In exactly 9 hours Ghana time, Air Force One will touch down gently at Kotoka International Airport. The lean, smooth talking, and astute President of the USA will gently make his way down and wave to an expectant crowd lining the tarmac to welcome him African style. History will be made. America is coming to Africa.
At exactly the same time tomorrow, Air Force One will gently taxi to the end of the runway, before speeding at breakneck speed for take off. Mesmerised, we shall watch in amazement as arguably the most sophisticated airplane on the planet kisses the Accra clouds before disappearing over the sea and hurtle towards its home in Washington. Again history would have been made.
The tomato seller will go back to her table at the roadside. The Y`ello airtime crew will sprawl across the Accra streets as before and eke out a hard living. Teachers will go back to their old classrooms, lawyers to their old courts, engineers to work, and children to the same old classroom. So much will happen, but vey little will change. Its sad.
I would have wanted to see Ghana capitalise on this trip beyond just the media hype. I would have wished for Ghana to drive a very hard bargain, give Obama a Trade and Development Agreement to consider, increase the quota of exports from Ghana to the USA, advocate for cancellation of more debt, enhance private sector partnerships, acquire grants to build roads, hospitals, schools, dams, power generating plants, water purification, medicines, technology..everything that is on our "want list".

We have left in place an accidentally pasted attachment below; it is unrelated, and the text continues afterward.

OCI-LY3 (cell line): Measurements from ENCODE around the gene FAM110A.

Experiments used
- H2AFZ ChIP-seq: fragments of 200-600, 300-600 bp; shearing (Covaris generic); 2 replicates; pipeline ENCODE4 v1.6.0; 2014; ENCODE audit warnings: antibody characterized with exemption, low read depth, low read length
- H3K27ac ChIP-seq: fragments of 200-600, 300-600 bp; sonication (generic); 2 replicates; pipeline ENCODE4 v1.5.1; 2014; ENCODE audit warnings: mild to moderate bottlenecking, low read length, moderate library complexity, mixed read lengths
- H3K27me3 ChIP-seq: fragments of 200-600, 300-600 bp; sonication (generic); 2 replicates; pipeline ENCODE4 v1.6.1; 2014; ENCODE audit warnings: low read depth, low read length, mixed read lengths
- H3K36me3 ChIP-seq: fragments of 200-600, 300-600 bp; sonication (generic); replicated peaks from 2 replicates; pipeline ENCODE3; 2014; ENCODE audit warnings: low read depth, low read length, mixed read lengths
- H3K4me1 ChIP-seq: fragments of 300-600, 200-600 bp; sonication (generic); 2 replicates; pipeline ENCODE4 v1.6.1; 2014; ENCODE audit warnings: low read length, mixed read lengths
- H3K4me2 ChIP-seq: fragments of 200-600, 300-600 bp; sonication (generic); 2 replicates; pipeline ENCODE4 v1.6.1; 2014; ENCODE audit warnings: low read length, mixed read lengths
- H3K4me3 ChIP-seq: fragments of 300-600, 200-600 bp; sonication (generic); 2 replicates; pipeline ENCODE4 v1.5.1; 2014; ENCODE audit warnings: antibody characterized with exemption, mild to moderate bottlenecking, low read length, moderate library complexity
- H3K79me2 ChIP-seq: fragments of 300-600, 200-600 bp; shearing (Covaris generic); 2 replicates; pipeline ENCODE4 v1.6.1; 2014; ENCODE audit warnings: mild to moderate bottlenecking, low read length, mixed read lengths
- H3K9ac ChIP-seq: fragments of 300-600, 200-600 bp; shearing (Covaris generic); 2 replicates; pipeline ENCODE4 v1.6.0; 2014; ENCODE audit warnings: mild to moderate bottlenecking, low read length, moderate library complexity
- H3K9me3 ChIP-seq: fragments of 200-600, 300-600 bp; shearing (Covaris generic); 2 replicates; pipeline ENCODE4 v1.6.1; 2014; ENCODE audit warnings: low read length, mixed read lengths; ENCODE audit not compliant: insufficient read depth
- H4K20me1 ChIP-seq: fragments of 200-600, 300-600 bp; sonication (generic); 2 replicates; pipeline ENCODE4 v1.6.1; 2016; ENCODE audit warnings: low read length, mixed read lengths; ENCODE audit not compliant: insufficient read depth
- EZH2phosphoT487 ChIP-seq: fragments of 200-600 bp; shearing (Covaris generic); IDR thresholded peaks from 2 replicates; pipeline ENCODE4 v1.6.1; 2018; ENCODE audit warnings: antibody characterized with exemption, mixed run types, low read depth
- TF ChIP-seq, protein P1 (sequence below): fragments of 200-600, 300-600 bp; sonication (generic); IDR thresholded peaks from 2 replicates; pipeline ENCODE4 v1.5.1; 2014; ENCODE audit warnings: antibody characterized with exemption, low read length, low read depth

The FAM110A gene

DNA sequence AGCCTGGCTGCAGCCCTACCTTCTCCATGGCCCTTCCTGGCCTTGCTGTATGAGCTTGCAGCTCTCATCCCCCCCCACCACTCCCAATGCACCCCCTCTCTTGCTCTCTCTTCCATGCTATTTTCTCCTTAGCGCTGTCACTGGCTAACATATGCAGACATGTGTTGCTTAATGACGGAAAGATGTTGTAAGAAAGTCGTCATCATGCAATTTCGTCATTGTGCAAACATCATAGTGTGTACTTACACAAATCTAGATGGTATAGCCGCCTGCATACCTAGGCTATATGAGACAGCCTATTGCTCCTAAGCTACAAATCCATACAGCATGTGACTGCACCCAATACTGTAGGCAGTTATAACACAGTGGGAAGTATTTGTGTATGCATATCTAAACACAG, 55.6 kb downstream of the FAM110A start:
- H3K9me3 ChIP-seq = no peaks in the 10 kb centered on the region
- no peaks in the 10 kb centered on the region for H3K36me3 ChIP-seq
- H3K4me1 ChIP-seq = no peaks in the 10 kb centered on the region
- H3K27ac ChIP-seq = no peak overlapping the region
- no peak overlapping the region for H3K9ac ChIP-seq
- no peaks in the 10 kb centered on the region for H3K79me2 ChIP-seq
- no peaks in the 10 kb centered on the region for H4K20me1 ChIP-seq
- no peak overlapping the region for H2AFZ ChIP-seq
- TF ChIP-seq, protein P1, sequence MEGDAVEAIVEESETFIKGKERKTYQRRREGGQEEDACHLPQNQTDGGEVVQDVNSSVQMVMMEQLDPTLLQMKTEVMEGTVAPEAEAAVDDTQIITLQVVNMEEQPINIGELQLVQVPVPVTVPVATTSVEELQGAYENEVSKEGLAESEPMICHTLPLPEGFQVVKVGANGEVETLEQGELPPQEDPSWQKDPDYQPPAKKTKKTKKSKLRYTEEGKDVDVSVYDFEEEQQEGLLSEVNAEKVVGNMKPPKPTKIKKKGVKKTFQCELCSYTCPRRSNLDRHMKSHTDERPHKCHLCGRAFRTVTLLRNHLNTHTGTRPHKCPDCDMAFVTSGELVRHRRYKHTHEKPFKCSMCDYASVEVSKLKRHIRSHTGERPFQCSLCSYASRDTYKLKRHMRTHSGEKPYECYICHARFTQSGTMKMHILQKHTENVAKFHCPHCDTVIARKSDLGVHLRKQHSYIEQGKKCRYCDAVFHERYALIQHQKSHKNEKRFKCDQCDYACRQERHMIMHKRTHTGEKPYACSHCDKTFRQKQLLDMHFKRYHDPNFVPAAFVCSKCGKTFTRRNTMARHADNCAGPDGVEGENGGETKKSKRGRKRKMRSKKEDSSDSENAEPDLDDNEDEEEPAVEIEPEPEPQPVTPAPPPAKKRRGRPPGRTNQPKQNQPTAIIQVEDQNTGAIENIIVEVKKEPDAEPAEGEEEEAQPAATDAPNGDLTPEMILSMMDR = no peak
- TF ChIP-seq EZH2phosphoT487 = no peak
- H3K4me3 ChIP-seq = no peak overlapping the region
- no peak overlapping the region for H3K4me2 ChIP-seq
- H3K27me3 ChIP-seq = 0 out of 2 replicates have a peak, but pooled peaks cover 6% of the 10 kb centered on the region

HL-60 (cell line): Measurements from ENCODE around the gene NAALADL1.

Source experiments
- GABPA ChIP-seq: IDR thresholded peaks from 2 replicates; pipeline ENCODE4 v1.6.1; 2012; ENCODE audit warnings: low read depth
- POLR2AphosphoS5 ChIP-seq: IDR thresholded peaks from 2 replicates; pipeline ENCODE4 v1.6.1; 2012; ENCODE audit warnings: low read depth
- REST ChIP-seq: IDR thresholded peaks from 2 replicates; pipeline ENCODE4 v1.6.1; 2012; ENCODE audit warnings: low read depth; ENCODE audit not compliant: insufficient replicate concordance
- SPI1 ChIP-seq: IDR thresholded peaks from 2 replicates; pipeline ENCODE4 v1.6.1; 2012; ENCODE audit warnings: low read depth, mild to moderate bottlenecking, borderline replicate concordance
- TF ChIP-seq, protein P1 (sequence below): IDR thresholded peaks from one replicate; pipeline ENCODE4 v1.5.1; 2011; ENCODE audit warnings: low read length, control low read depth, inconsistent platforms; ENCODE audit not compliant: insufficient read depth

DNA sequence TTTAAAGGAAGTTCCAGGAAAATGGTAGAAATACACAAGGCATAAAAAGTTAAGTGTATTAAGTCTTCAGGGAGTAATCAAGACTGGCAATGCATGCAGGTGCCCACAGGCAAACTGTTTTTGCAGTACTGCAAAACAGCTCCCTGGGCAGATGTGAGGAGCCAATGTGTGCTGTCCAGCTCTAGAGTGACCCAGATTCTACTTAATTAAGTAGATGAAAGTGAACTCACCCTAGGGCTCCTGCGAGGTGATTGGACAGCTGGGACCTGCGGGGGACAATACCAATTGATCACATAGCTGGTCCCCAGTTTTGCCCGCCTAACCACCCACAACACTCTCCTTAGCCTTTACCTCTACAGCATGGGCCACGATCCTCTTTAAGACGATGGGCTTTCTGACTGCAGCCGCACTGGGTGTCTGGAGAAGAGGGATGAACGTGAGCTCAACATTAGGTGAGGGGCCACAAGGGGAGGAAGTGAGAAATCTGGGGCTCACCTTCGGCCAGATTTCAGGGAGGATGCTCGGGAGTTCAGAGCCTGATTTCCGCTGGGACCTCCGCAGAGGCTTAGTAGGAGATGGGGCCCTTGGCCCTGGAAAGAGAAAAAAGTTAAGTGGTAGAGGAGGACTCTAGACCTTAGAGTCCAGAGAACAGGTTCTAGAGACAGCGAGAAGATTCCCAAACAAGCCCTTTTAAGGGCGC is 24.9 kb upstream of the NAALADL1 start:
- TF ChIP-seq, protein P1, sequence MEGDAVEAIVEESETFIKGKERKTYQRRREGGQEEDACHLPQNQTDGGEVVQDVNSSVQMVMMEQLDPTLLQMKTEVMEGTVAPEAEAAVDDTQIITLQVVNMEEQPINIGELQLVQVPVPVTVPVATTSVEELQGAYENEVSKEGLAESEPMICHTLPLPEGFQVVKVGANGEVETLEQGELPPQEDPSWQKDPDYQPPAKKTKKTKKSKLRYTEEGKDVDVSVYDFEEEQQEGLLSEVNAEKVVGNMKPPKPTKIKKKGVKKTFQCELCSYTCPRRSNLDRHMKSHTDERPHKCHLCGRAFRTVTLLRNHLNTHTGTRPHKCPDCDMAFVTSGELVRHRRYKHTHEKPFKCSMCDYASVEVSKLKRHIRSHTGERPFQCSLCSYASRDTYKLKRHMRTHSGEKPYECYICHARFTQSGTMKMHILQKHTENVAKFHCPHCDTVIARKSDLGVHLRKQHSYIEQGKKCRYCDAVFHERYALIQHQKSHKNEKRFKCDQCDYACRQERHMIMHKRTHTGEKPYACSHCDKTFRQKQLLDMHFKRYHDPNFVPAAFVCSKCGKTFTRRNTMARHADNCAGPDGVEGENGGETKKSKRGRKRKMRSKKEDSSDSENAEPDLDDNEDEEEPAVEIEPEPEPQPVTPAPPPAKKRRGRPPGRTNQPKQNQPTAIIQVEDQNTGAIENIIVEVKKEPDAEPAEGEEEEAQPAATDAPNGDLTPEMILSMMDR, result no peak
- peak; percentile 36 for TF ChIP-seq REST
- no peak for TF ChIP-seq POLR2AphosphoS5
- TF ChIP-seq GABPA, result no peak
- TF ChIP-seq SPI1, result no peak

What is the reward for democracy, America needs to be asked? Why should Mugabe stop his age old antics to admire Ghana and this historic visit? Where is the incentive?
We must go beyond receiving these meaningless pats on the back, we are not kids, and we cannot be silenced by candy! We must know where our bread is battered, and if it is not buttered, we must seek more butter. It is good that these guys come, Obama is the 3rd sitting American President of the USA to come to Ghana over the last two decades, but not even one of them increased the export quota of Ghana to the USA.
For how long shall we remain the ululating class? For how long shall we proffer wide smiles for merely being labelled the good boys. We must ask for more, we must demand more, we must want more! We must close this gap. Let their gestures be backed up by meaningful economic exchanges, which are aside from AGOA and HIPC and all those one size fits all policies. America must show the world that the reward for democracy is economic partnership, outside the normal realms of peacemeal offers that they offer the length and breadth of the world.
Doing 'La-pour' in the City of Accra - When I was a curious, capering child street-sauntering at Achimota School, there was an obliging, octogenarian gardener with no known name. People called h...
2 years ago